Well-resourced libraries are core to advancing the goals of the academy and the work of faculty and students. Often overlooked due to their small numbers, what challenges do librarians and archivists face in the workplace and how can we ensure they are supported?

Universities have an important role advancing the public interest. However, the contributions and concerns of academic librarians and archivists are often overlooked in such discussions, even in faculty unions. This may owe to our small numbers and distinctive responsibilities, but, despite this, we remain committed to advancing our rights to better defend the vital work of the university library. How do we accomplish this? Through collective bargaining.

Librarians and archivists work on behalf of communities to ensure reliable and fair infrastructure for delivering scholarly and educational resources; we make these available to the greatest number of people for the best cost and terms that we can negotiate; we carefully analyse and describe our collections so that those beyond our immediate communities can find unique and important materials; we build and preserve research collections; we protect intellectual freedom; and we are actively engaged in pushing back against unethical commercial publishers that prioritize profit over education and scholarship.

In this work, we have faced many challenges in recent years, including reductions in professional staffing, redistribution of professional work to lower-paid staff, outsourcing, and the implementation of flawed performance metrics.

This article outlines how faculty unions can proactively ensure that librarians and archivists have the conditions we need to facilitate our work. Many of these concerns are shared with professors and other academic staff because, in a highly interdependent system like a university, challenges to one group often have repercussions for others. With that in mind, this article provides a perspective based on my experience as an academic librarian in Ontario.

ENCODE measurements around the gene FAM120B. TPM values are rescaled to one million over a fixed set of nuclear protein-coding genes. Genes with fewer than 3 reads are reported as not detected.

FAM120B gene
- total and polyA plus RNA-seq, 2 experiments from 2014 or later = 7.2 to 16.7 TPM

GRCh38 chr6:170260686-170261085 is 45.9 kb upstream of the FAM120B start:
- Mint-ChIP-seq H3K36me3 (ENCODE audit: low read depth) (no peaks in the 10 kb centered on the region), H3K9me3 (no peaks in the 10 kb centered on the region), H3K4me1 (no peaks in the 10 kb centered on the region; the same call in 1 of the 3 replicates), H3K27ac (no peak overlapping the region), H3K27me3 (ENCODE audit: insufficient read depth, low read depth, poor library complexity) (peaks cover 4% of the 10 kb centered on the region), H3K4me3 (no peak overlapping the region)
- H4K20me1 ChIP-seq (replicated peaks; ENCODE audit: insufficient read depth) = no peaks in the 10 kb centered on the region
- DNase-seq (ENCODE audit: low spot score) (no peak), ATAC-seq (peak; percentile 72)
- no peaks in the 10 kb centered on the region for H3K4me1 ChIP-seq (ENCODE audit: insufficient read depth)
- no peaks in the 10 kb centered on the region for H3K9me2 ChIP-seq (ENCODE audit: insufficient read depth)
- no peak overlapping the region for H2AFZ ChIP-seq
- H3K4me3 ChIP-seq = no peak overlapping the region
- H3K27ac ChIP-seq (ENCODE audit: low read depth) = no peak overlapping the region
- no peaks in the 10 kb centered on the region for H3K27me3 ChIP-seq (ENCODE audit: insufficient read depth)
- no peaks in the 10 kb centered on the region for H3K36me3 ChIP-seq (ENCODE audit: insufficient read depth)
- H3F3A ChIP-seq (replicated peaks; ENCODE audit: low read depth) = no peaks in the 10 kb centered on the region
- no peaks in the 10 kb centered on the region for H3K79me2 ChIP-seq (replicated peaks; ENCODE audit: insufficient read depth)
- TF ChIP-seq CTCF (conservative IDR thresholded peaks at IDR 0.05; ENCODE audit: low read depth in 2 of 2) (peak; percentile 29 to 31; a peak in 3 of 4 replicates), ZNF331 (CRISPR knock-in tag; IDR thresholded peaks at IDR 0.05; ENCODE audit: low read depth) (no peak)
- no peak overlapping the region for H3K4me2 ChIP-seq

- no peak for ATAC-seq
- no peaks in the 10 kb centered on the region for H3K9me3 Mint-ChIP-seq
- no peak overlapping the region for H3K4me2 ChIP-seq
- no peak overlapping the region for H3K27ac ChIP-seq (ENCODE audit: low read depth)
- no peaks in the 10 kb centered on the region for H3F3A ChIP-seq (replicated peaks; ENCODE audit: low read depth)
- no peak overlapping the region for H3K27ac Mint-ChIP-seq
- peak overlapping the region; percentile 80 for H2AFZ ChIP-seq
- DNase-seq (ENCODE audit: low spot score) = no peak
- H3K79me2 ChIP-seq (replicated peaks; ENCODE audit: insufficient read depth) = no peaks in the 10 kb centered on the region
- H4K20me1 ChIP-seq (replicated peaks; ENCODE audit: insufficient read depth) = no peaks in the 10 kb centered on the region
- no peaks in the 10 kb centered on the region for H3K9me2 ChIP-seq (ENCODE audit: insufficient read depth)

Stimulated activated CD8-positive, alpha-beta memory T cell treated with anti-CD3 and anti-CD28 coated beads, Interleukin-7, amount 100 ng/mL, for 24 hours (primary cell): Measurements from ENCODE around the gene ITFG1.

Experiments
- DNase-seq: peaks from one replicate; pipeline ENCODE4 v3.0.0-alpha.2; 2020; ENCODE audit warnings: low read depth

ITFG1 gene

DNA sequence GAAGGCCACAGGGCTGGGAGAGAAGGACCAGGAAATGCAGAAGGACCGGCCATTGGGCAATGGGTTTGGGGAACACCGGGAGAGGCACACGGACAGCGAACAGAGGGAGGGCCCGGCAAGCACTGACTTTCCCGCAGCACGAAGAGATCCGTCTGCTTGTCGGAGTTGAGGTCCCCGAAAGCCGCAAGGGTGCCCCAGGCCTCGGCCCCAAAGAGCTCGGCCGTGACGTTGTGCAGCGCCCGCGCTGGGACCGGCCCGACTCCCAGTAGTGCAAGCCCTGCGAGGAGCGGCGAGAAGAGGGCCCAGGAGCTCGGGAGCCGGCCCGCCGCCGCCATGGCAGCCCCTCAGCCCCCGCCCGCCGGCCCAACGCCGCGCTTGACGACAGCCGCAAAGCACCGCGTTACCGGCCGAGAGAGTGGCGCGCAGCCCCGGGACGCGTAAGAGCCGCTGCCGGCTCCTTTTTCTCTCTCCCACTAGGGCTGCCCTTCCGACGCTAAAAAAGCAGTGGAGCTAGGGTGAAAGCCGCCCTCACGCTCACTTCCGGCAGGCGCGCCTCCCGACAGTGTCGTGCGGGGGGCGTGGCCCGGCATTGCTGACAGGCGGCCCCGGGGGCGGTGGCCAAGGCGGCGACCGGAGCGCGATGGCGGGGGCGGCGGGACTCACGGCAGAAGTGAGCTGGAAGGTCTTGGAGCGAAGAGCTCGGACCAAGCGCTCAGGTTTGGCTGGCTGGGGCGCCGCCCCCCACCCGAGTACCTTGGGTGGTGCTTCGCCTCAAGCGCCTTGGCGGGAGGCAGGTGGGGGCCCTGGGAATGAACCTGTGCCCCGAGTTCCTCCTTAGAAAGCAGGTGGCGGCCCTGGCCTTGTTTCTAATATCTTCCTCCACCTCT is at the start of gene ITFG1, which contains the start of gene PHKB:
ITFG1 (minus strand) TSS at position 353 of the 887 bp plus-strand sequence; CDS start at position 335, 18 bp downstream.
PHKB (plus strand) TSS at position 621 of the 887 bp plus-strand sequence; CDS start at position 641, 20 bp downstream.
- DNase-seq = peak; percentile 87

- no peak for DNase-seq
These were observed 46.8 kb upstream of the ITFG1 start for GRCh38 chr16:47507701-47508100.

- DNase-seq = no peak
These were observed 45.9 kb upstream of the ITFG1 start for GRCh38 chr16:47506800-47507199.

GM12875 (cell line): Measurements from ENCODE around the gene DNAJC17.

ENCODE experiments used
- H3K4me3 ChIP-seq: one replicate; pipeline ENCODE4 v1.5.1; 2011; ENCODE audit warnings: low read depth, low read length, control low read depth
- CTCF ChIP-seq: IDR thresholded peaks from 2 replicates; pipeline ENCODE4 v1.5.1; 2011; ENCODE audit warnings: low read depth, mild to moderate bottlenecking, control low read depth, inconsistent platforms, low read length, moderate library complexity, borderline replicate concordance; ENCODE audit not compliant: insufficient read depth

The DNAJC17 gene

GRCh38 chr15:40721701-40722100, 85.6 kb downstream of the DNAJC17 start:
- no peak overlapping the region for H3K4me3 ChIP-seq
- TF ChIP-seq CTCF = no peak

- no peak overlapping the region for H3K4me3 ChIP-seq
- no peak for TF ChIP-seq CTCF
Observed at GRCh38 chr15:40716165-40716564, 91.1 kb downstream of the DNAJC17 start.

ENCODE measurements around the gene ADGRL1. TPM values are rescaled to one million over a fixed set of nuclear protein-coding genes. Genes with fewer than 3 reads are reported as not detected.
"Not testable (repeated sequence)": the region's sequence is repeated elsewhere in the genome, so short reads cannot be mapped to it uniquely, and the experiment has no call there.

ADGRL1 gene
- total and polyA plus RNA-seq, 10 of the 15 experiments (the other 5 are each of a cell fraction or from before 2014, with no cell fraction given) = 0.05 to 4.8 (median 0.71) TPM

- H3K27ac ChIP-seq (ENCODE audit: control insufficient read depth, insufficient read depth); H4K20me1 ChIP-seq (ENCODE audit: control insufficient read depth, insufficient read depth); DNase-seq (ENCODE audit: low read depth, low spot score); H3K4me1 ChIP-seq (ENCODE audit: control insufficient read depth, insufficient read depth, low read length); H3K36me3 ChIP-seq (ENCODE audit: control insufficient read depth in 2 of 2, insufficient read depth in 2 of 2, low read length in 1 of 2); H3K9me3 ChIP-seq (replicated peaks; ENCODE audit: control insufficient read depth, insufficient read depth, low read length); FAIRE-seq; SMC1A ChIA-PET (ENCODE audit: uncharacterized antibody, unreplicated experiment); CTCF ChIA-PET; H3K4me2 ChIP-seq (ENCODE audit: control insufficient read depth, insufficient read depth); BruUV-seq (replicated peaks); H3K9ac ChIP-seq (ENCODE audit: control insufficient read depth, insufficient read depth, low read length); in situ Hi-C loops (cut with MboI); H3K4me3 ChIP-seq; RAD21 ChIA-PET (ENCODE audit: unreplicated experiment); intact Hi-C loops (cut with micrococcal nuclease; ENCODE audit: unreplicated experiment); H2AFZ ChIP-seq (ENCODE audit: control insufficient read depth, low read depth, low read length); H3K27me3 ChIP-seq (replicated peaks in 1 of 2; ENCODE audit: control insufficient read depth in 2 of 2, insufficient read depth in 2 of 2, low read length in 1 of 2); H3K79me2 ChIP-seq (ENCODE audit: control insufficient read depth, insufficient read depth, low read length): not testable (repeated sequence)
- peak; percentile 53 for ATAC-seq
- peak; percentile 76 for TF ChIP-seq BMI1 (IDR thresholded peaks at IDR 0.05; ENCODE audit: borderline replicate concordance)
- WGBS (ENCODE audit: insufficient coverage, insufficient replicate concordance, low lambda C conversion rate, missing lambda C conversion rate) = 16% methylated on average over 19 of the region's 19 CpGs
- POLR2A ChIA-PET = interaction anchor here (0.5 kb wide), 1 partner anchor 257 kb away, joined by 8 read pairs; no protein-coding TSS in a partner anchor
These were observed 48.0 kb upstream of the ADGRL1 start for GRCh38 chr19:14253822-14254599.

Governance: Who makes the decisions anyway?

Governance is concerned with decision-making, authority, and power. Who controls the university’s resources? How are resources generated? Is control well-executed? Is decision-making shared with those who have expertise in educating students and performing scholarly activities, or is it primarily a management function?

Ontario universities are typically bicameral in their governance structures, meaning that management— delegated by a university’s board of governors—shares some power over a limited number of resources with the rank and file, meaning professors, librarians, archivists, and other academic staff.

Access to decision-making is foundational because it ensures that librarians and archivists have meaningful control over our work. Like professors, librarians and archivists have expertise that management often lacks, as well as objectives that provide a counterbalance to those of the administration. Unlike management, the interests of rank and file workers go far beyond increasing institutional efficiency and intensifying control over university budgets. We express perspectives that favour the educational interests of students and the public, which, in the heavily commercialized sphere of scholarly production and dissemination, are perspectives that are becoming more and more important.

We express perspectives that favour the educational interests of students and the public, which, in the heavily commercialized sphere of scholarly production and dissemination, are perspectives that are becoming more and more important.

There are substantial challenges with increasing governance rights, but among academic librarians and archivists, awareness, interest, and action toward this goal are growing. Recent works on the topic of library councils—equivalent to faculty councils—mirror the expansion in consciousness, with many demonstrating the importance of these councils being inclusive and accountable governing bodies that oversee library planning, policy, and budgets.1 Unions and staff associations should pay special attention to this issue, as librarians and archivists have difficulty making progress on governance without the support of faculty and other professionals at the bargaining table. Is there a library council established in your collective agreement? How does it function? Do librarians and archivists feel it provides an authentic venue for shared governance? If not, can the union negotiate a stronger voice for librarians and archivists?

Complement: Pushing back against outsourcing